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Planners can help solitary bees to survive in our urban ecosystems

Leafcutter bee in purpose made nesting hole

Lesser known and smaller than their charismatic cousins, the solitary bees need our help, says ecologist Rob Evans - and, as planners, you can provide it

Most of us are aware of large, furry bumblebees that live socially in hives with workers supporting a queen. However, there are approximately 270 species of bee in Britain of which only 25 belong to the genus Bombus or bumblebee. More than 90 per cent of our native bee species consist of solitary bees – smaller and less conspicuous than their sociable cousins. 

What’s special about solitary bees? 

Solitary bees are important pollinators; they gather nectar and pollen to provision their nests with food. Unlike honeybees, solitary bees produce neither honey nor beeswax and live alone. A single female creates her own tubular nest, segmented into five to ten individual cells, each containing a single egg. The most common solitary bees in Britain are the various mining bees, which burrow into the soil to make their nests. Other species build their nests in the stems of plants, or even empty snail shells, such as the mason bee (Osmia bicolor)

By foraging for food, bees transport pollen and facilitate pollination. Solitary bee species have adapted to feed on a wide range of plants, from generalist species collecting pollen and nectar from many plant species to more specialist species focusing on a small number of plants and a few entirely dependent on a single plant species, such as the yellow-loosestrife bee (Macropis europaea).

"Solitary bees have suffered worrying losses in diversity, abundance and range. A third of wild pollinator species decreased between 1980 and 2013"

In the UK, solitary bees have suffered worrying losses in diversity, abundance and range. A third of wild pollinator species decreased between 1980 and 2013, according to a recent study by Gary Powney et al (1). With 75 per cent of crop species and 88 per cent of flowering plant species dependent on insect pollination, these declines in our most diverse group of pollinators are a major concern; the canary in the mine shaft is looking peaky. Key threats include agricultural intensification, pesticides, climate change and habitat loss.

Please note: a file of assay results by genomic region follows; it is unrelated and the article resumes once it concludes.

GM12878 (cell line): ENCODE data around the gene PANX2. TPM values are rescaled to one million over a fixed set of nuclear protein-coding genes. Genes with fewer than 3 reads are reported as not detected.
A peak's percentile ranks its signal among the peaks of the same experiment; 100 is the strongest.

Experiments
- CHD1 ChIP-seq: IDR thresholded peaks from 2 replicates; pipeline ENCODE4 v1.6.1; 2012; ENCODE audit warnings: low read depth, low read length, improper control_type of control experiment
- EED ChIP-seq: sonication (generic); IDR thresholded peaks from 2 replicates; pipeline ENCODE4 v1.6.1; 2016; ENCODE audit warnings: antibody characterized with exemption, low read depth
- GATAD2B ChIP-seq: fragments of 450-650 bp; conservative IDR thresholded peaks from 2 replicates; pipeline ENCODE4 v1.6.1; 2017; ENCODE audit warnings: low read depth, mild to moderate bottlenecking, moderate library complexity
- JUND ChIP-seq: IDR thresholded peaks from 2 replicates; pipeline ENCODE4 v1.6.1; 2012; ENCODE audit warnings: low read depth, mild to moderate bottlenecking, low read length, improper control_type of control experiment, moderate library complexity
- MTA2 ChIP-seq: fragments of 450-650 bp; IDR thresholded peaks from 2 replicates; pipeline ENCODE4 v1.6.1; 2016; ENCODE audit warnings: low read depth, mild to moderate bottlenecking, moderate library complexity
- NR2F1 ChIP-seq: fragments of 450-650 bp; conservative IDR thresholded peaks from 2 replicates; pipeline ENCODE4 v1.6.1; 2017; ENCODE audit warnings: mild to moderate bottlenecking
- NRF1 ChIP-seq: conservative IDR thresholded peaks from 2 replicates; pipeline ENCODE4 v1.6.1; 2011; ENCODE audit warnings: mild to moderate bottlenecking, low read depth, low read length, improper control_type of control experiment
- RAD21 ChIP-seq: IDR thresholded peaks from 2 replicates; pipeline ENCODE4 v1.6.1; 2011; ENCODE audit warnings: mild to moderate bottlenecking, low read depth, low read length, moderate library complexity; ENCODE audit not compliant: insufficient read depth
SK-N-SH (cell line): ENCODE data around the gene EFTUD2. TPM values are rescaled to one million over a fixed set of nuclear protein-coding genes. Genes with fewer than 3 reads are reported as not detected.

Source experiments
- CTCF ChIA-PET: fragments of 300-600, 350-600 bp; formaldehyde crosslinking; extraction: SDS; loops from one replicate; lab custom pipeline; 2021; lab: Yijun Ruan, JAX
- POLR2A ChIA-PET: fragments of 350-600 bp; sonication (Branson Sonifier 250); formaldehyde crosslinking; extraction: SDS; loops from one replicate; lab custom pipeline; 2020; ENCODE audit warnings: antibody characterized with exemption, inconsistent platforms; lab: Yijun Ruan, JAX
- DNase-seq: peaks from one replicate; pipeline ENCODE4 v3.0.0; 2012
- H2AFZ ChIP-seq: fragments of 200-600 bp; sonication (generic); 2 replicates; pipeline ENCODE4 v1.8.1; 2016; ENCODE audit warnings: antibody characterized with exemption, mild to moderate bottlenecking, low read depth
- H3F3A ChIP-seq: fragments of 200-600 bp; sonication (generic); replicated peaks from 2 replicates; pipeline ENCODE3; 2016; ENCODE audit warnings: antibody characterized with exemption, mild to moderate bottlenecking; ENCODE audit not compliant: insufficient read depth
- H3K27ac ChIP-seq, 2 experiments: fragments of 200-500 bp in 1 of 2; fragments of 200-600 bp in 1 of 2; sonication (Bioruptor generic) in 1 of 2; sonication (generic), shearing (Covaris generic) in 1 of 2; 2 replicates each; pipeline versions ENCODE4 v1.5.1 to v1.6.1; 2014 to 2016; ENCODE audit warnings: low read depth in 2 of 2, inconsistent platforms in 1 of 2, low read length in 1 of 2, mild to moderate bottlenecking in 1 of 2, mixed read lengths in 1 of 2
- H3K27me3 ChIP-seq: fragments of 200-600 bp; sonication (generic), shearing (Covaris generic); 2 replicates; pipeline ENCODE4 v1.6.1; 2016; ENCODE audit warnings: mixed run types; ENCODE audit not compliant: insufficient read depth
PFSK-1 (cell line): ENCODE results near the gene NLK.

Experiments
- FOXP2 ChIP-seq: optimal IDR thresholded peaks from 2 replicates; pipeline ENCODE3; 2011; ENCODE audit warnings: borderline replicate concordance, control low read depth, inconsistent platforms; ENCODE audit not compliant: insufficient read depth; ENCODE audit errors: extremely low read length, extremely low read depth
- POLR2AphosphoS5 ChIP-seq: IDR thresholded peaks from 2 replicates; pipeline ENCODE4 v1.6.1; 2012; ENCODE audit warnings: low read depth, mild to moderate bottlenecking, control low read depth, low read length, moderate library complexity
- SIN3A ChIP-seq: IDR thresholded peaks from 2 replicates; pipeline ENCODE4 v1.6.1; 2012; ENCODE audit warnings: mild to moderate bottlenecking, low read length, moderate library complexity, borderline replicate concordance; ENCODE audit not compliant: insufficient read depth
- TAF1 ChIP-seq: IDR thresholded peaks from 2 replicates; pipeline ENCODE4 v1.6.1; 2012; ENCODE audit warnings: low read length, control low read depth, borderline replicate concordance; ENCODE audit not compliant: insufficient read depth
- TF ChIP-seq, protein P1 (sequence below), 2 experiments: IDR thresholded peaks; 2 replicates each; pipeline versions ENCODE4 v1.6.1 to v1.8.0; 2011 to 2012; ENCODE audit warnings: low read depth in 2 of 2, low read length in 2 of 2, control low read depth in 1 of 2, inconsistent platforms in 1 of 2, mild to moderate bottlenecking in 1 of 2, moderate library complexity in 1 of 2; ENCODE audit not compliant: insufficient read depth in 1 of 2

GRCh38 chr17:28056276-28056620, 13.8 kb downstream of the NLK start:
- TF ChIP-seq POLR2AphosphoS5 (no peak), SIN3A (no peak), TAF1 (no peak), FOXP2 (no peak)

Providing shelter for solitary bees

The expansion of urban environments has significantly contributed to the loss and fragmentation of important habitat. However, there is opportunity within these areas to help solitary bees. In contrast to the intensively farmed, homogenous modern agricultural landscapes, the urban ecosystem is varied and valuable for wildlife. With considered planning of our conurbations, it’s possible to soften the urban matrix for bees by providing vital stepping-stones aiding their migration through the local landscape and offering additional foraging resources throughout the year. Both are key in promoting a solitary bee community better equipped to resist pressures, such as climate change and invasive species. 

Solitary bees have been shown to forage at restricted ranges from their nest sites and suitable foraging habitat at 150-600 metres is vital. The diversity of solitary bees is mirrored in their requirements, but an urban environment that is planned to integrate wildflower verges, gardens, scrub, hedgerows, and brownfield sites provides an array of resources. 

Neglected brownfield sites are a paradise for wildlife. Yet they are confronted with a constant battle to be tidied up. Weeds such as ivy, nettle and elder, earth and rubble banks and sprawling bramble scrub provide shelter and foraging habitats.  Neat monocultured hedgerows, non-native yet aesthetically pleasing plantings, billiard table length lawns in urban parks have contributed to the decline in our solitary bees. Some of the most bee-friendly features in urban ecosystems are, unfortunately, viewed as unsightly. Changing opinions by celebrating the diversity of the solitary bee and raising awareness that dishevelled urban patches can help these threatened species will allow a more pragmatic approach to achieving functional towns and cities for our undervalued wild bees.

Rob Evans is assistant ecologist at Pro Vision planning, architecture and urban design consultancy 

1) G Powney et al, Widespread losses of pollinating insects in Britain, Nature Communications 10, article number 1018 (2019) 

Photos | Simon Wicks


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